Are Size and Momentum economically significant in international stock markets

"This paper investigates the interplay between size and momentum strategies in international stock markets. A main focus of our work is to determine if any size and momentum profits are indeed realizable in the practical implementation of investment strategies or whether they have to be deemed illusory. Our analysis is motivated by the fact that researchers and practitioners alike are increasingly eager to determine the existence or non-existence of equity market anomalies across the globe. Besides allowing for an analysis of the common roots of a specific anomaly, relying on international data can help address a common objection that anomalies observed in the US market alone may possibly be a manifestation of survivorship or data-snooping biases

For both size and the momentum strategies, it is critical from a practical perspective to also develop a sense of the feasibility of these strategies once trading costs and market depth are taken into account.

Our main results on the profitability of size and momentum are as follows. First, we do not find a significant size effect for any of the countries covered, when judged by the average return on the SMB factors. However, Banz (1981) already suggested that “the size effect is not linear in the market value; the main effect occurs for very small firms while there is little difference in return between average sized and large firms” (p. 3). Consequently, we consider an “extreme” size effect, namely, the difference in stock returns between the biggest 10% (in terms of market capitalization) and the smallest 10%. We find that the size effect (not adjusted for trading costs), when defined this way, appears to be alive and well in most of the countries we consider. Indeed, it also exists in many countries when considering the smallest and largest quintiles. In a related study, De Moor and Sercu (2013) find in a pooled international dataset that the smallest 10% of the firms earn a significant premium over the biggest 10 % firms. Our study first differs from theirs in that we examine various countries separately, allowing additional insights. Moreover, we use value weighted, instead of equal-weighted returns. Most importantly, as discussed below, we also evaluate the trading costs and the actual implementability of size-based trading strategies.

Next, we investigate the interplay between size and momentum. Hong et al. (2000) find for US data from 1980 to 1996 that “… once one moves past the very smallest capitalization stocks (…) the profitability of momentum strategies declines sharply with market capitalization” (p. 267). Our results for the international dataset from 1991 to 2012, constituting an out-of-sample test, confirm this finding for many individual countries. Our results are also in line with the results of Chui et al. (2010) who show that momentum profits across the world are negatively related to the median firm size in the respective markets. In contrast, we do not find support for the claim of Avramov et al. (2013) that momentumstrategies derive their profitability from shorting loser stocks. Moreover, we find a significant size premium for a portfolio containing the 30% of stocks with the highest degree of momentum (i.e. the highest past 2-12 month average returns).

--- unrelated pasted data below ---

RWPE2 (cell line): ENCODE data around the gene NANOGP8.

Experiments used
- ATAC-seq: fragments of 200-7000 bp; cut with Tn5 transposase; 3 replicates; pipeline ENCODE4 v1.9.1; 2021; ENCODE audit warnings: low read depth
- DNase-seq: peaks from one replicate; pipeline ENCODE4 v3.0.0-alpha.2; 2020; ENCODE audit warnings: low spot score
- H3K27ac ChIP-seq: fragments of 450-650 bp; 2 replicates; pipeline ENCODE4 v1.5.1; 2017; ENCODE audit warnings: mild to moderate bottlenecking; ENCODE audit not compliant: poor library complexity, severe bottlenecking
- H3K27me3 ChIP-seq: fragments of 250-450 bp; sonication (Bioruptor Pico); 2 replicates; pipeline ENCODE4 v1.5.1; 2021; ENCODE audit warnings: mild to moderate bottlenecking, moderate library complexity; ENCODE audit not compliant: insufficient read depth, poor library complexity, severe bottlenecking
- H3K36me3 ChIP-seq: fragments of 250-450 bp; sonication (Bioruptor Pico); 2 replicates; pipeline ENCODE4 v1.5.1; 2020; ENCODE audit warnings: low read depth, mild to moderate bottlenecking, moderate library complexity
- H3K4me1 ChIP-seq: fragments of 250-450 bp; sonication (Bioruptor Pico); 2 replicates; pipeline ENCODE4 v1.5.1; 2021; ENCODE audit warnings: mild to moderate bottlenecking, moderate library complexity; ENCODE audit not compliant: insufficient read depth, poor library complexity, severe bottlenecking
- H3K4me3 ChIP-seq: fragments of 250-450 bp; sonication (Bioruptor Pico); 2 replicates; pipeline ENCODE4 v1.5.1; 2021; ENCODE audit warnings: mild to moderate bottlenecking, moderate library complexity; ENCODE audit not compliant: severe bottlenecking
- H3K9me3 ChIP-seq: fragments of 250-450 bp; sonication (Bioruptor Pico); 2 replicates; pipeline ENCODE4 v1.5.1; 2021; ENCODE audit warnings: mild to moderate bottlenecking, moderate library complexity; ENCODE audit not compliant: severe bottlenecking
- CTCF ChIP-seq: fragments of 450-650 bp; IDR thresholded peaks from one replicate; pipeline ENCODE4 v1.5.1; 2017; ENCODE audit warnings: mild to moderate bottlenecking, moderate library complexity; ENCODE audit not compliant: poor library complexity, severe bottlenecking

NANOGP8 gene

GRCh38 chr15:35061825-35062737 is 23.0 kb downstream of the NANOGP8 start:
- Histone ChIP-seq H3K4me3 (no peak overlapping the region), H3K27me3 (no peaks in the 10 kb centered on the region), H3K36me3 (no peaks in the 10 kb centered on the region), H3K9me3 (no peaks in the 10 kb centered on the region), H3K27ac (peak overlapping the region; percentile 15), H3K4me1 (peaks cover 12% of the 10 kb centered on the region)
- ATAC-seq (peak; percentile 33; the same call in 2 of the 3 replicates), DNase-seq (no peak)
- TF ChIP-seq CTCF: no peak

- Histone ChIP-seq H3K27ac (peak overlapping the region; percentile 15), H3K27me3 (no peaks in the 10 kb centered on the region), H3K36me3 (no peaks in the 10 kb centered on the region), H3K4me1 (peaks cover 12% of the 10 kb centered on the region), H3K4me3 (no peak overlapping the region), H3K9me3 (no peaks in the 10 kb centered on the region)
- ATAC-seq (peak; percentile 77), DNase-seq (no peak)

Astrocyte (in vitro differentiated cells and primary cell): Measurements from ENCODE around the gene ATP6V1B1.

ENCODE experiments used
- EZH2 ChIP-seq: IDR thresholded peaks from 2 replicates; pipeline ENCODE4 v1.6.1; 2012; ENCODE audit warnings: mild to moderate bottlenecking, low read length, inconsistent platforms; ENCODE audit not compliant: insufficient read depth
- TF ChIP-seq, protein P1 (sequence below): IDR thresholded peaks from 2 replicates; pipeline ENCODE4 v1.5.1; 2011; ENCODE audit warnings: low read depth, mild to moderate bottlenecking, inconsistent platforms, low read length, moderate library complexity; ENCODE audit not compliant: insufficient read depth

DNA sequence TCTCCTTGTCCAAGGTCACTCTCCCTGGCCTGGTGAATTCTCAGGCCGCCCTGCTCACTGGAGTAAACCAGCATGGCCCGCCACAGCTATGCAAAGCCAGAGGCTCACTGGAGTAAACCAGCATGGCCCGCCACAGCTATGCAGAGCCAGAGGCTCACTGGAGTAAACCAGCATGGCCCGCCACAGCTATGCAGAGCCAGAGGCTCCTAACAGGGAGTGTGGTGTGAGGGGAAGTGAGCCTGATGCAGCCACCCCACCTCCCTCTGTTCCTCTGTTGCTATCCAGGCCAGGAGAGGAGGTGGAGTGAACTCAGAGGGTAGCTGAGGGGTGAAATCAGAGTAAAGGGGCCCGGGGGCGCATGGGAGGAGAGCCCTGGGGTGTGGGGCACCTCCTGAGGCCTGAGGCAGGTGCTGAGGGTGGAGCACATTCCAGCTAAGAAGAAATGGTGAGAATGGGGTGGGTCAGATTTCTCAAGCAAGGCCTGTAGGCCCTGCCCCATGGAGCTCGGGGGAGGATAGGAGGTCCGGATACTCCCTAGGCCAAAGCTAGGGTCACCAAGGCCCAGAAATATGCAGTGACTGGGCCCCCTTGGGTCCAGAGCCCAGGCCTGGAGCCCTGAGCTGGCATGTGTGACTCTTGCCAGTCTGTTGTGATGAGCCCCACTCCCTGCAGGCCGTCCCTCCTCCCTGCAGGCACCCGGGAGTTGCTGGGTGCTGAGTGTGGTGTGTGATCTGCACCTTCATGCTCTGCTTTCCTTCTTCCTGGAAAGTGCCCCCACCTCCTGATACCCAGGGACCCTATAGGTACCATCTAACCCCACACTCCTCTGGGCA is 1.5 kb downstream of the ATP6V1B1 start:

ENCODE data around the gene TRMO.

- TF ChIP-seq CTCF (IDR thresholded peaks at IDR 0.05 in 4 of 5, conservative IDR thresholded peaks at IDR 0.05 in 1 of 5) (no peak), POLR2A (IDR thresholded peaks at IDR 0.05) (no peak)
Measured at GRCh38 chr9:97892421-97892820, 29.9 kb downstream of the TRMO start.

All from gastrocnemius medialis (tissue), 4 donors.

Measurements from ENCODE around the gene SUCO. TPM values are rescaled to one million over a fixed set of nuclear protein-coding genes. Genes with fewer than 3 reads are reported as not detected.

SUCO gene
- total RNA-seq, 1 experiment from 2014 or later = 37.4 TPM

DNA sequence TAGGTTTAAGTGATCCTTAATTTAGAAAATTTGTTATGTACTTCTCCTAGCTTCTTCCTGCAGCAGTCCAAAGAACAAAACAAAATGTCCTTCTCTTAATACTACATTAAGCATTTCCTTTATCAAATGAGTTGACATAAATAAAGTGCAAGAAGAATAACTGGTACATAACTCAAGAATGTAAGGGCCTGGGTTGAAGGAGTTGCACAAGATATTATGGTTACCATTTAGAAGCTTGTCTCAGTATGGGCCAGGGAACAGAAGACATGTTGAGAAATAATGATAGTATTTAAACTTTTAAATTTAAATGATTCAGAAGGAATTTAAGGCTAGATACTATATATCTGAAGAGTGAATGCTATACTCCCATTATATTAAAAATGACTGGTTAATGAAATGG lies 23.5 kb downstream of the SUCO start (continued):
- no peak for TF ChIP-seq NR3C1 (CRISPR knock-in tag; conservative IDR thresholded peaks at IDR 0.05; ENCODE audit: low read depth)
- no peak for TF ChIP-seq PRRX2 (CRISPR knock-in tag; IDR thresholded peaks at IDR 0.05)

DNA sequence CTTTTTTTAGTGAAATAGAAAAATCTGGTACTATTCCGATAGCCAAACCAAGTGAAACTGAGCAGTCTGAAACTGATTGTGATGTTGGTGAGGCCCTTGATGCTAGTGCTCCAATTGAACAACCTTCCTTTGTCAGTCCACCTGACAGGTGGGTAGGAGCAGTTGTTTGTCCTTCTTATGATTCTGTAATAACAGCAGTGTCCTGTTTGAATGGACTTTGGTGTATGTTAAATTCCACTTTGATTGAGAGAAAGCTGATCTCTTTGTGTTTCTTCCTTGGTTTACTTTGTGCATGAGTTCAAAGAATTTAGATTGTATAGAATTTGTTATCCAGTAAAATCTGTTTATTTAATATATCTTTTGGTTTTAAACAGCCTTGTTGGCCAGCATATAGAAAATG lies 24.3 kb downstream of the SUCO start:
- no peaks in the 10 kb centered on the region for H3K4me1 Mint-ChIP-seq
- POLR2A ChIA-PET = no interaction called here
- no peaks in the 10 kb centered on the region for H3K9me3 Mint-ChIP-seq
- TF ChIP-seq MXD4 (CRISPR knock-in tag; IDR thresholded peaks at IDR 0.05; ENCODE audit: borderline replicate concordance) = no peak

Importantly, we examine whether these size and momentum strategies are still worthwhile when trading costs are included in the analysis. This is rarely done in academic studies but has received attention in the current literature (e.g. Frazzini et al., 2012; Novy-Marx and Velikov, 2014). We employ three approaches. First, we directly approximate trading costs by values based on Frazzini et al. (2012). Second, we compute critical (maximum) trading costs that an investor could occur and still earn significant excess returns. Third, we calculate the US dollar trading volume of the involved portfolios to assess whether the market has enough depth and capacity for such a quantitative strategy to be implementable in practice.

We find that size premiums, even where they exist, are most likely not realizable because the US dollar trading volumes of the involved portfolios are rather small. Momentum premiums are also diminished by trading costs to a considerable extent. That said, for most countries momentum premia still remain statistically and economically significant, especially for medium-sized stocks."

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